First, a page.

According to Prudential Regulation Authority (PRA) that’s found at the Bank of England; it’s suggested that they get to request and also consider the following;

  • Property portfolio spreadsheet
  • Business plan
  • Cash flow forecast spreadsheet
  • Income and expenditure spreadsheet
  • Three months bank statements
  • SA 302S alongside tax reviews from HMRC
  • Tenancy agreements for all of the properties.

As much as the requirements may seem daunting when looked at, these are some of the information that you should have ready as a portfolio landlord. Your mortgage lender might already be having the information so they might just require an update of the same from you when you are making the application. All that they might need are information that they might not be able to fill in by themselves.

It’s important to note that not all of the lenders will ask for the same information. When PRA came up with the requirements; the banks responded and said that your lenders are already asking for the same information. So for the majority of the portfolio landlords, the practical effect of providing the information might be quite limited. This is due to the fact that its part of their due diligence.

Impact of the Rules on Portfolio Landlord

In some cases, it could translate to slower application processes and longer periods of time until all the documents are submitted. It would therefore mean that the lender gets to ask for more documents and information over and above what they might have previously asked for. There also exists the possibility of many loans being declined since there is a lot more that a lender might need to decide on that they might not like about the borrowers’ business.

There are high chances that if in case you get a decline then it might have not been the first time it’s happening. The bank might have in the process attached the decline to a different excuse. This is one key aspect that has the potential of deterring amateur landlords and that translates to greater investment opportunities for landlords who are serious with investment.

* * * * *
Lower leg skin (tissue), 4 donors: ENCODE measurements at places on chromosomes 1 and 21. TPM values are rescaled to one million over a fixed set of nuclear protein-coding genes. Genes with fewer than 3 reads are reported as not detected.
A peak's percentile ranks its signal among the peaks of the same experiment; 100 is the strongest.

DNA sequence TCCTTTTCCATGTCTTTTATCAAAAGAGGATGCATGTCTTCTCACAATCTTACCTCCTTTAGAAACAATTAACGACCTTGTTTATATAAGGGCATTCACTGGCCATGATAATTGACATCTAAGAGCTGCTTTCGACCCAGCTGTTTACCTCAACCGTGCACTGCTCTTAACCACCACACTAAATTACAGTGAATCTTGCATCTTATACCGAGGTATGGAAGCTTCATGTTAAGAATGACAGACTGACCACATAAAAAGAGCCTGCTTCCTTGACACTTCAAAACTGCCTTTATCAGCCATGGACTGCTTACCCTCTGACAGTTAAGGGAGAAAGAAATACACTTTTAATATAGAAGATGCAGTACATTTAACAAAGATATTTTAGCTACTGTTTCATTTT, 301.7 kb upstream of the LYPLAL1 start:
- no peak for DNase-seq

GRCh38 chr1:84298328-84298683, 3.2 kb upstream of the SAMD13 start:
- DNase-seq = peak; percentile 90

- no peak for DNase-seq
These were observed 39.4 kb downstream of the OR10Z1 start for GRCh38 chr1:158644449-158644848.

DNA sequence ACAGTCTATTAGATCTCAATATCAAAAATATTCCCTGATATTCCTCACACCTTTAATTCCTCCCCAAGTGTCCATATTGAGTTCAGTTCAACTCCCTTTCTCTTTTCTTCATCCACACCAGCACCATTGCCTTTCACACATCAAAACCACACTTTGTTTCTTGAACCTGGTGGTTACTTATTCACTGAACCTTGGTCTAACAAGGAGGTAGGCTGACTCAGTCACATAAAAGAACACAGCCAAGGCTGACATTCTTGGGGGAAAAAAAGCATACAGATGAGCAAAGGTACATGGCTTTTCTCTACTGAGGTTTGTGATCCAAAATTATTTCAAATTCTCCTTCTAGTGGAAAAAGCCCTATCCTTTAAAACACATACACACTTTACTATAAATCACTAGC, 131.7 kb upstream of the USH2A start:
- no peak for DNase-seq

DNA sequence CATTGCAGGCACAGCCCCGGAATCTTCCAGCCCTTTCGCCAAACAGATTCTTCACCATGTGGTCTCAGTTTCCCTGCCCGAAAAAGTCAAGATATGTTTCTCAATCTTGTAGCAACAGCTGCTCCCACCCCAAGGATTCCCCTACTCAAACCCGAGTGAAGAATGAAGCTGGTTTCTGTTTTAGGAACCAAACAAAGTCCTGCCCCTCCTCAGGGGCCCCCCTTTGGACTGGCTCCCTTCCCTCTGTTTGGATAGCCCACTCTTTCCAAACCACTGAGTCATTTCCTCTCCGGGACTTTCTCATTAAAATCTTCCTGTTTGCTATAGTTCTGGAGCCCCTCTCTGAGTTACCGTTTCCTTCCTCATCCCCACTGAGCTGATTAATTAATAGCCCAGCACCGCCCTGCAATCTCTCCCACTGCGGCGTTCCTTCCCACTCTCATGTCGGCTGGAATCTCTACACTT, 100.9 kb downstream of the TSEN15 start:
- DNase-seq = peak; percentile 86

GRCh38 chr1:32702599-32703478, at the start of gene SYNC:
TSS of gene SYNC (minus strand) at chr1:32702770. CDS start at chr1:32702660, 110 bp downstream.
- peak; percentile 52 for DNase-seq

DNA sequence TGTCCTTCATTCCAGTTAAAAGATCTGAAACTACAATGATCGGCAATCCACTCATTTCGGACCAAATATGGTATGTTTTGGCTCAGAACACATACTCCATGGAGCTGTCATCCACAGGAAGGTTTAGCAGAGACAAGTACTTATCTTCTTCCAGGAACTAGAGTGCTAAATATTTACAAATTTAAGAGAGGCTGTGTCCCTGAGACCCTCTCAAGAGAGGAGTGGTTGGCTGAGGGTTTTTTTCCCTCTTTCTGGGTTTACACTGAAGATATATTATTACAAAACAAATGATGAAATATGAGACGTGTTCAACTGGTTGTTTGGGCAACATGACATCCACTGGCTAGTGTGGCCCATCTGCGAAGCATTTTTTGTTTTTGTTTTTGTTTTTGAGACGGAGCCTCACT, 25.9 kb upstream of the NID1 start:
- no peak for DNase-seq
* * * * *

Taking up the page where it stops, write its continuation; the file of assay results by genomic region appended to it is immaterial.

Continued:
Types of lending that the rules don’t apply to for portfolio landlord

There is, however, some type of lending that the rules don’t apply to. These include;

  • Bridging lending
  • Mortgages for limited companies
  • Holiday lets
  • Loans that have a fixed term of five years or even longer.

If you have mortgages that you took before January 2017 then you may not need to worry. The mortgage may not meet the new criteria if in case you intend to remortgage. Those who are considering remortgaging may also not be subject to the new rules as long as they are not increasing the loan amount. If in case you are considering remortgaging and also increasing the loan amount then the new rules will apply.

Rental Cover Cap V. LTV Cap

This means that the loan-to-value (LTV) is not the only test that determines the amount of loan you can borrow or the maximum you can borrow. Having an understanding of who a portfolio landlord is should be given emphasis as that is what determines whether you are affected by the rules or not.